LinkedIn can help you tap into a specialized and high-quality professional audience. Brands that advertise on LinkedIn are perceived to be 92% more professional than competitors, too.
But it’s not the right choice for everyone. Done wrong, you’ll blow through your budget and waste time. Looking professional doesn’t matter if your ad doesn’t reach your target audience and drive conversions.
In this guide, you’ll learn how to make your ads budget go further, whether your products are right for LinkedIn, and how to measure your success. We’ll also look at some examples of LinkedIn ads that get it right and how you can emulate them.
A LinkedIn Ads strategy for better ROI: Advertise high-value products and services
If you don’t take the higher cost into account, it can be harder to generate a positive ROI from the first transaction. The upside is that LinkedIn is associated with some of the world’s top-performing businesses.
AJ Wilcox notes in his course on LinkedIn ads:
“72% of the Fortune 1000 are B2B companies. That means that there’s plenty of business to be won—even if LinkedIn views come at a higher cost.”
If you get your LinkedIn ad strategy right, you’ll be exposed to a top-tier B2B focused audience.
The products or services that do (and don’t) work for LinkedIn Ads
Before you dive into a high-budget strategy, think about whether your product or service is suited for LinkedIn ads. A high CPC means that only high-value products and services (that appeal to LinkedIn’s professional members) will produce a fast ROI.
On the Pe:p show, AJ noted:
“If you’re going to make $15,000 or more when you close a deal, LinkedIn ads make sense pretty much every time.”
But a higher CPC can be prohibitive for smaller businesses and lower-priced products and services. For example, advertising a $200 product or service is only practical if you are happy to get your return over the long term.
Also, consider the benchmark conversion rate. On LinkedIn, it sits somewhere between 5%-15%.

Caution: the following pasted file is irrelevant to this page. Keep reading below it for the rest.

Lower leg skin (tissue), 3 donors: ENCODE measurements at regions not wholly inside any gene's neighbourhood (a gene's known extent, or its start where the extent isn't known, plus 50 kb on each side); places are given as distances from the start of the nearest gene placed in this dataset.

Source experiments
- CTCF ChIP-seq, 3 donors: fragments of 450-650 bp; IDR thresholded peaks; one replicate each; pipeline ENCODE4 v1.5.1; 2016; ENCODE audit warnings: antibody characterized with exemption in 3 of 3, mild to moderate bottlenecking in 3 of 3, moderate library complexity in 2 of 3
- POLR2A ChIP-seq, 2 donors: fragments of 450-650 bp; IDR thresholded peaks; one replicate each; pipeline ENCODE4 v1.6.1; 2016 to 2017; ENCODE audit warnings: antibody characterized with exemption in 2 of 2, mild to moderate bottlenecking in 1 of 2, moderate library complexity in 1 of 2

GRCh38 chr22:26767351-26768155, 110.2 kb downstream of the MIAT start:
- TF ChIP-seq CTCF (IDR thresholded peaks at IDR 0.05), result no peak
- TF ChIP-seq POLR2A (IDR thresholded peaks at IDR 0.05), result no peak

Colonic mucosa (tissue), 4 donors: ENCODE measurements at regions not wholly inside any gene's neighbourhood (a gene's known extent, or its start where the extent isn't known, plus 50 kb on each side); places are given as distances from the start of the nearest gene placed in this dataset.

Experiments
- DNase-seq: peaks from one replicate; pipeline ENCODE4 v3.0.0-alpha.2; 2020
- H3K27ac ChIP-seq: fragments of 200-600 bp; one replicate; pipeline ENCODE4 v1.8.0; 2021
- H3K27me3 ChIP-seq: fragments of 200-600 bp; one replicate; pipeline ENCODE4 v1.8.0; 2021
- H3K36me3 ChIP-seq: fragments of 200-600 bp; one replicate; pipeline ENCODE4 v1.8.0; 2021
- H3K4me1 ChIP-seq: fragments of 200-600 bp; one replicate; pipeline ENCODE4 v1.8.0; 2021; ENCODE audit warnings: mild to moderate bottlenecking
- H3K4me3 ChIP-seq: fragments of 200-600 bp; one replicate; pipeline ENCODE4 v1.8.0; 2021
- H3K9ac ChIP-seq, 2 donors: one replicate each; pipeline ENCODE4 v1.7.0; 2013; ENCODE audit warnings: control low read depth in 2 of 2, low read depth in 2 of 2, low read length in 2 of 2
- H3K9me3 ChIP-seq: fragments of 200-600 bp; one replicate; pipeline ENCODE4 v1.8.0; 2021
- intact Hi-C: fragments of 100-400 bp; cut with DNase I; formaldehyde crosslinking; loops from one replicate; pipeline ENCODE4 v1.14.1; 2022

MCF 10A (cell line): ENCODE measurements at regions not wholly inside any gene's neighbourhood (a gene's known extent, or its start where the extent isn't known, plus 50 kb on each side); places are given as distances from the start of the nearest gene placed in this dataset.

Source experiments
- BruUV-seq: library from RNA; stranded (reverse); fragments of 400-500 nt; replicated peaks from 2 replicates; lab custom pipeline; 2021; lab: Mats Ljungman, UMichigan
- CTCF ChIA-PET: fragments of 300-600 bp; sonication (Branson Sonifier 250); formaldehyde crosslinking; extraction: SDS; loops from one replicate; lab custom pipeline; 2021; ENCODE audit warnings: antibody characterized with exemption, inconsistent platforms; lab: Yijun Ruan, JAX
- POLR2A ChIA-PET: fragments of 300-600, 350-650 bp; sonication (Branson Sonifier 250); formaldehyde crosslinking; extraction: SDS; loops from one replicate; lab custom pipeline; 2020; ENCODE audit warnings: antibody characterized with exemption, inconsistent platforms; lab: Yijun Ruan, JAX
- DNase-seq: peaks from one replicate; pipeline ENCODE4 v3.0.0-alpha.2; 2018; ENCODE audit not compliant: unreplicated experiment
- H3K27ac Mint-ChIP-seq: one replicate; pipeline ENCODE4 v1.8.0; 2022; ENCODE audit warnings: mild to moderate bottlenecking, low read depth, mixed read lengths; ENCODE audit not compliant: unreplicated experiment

A high CPC followed by a conversion rate of ~10% may not make your business its money back on a campaign. That’s the cold hard truth.
Still, a LinkedIn ad strategy can pay back dividends if your products or services produce a high monthly recurring revenue or you sell high-ticket items.
Do work: SaaS products with high recurring monthly revenue
High-performing SaaS software products work well because of their recurring income stream.
Take Zendesk, a customer service SaaS business, that offers plans starting at $49/user/month. With a growing customer base of 170,000 businesses, their recurring monthly revenue model means that they can quickly make back ad spend.
Their LinkedIn ads are clear, on-brand, and effectively communicate their UVP:
Do work: High-ticket items
Industries known for high-priced products and businesses experiencing rapid growth also work.
For example, the global medical devices industry was valued at $456.9 billion in 2020 and is expected to reach $603.5 billion in 2023. High-priced products are table stakes in the medical device industry.
Leading medical device company Medtronic sells high-priced products that treat 70 medical conditions.
Their top of funnel ads and are aimed at educating providers:
Using LinkedIn’s laser-focused targeting features (more on this later) this ad could land in front of target providers with aligned job titles and experience levels. Getting in front of an ultra-targeted audience should result in more article downloads, and ultimately more conversions.
Do not work: Cheap, low-value
These kinds of businesses may sell products and services like:
Cheap trinkets (e.g. keepsake boxes, pendants, personalized dishes) Web hosting Print business cards online
A high CPC followed by a conversion rate of around 10% on an item priced at $10 will not produce a ROI.
8 LinkedIn Ad types to drive your creative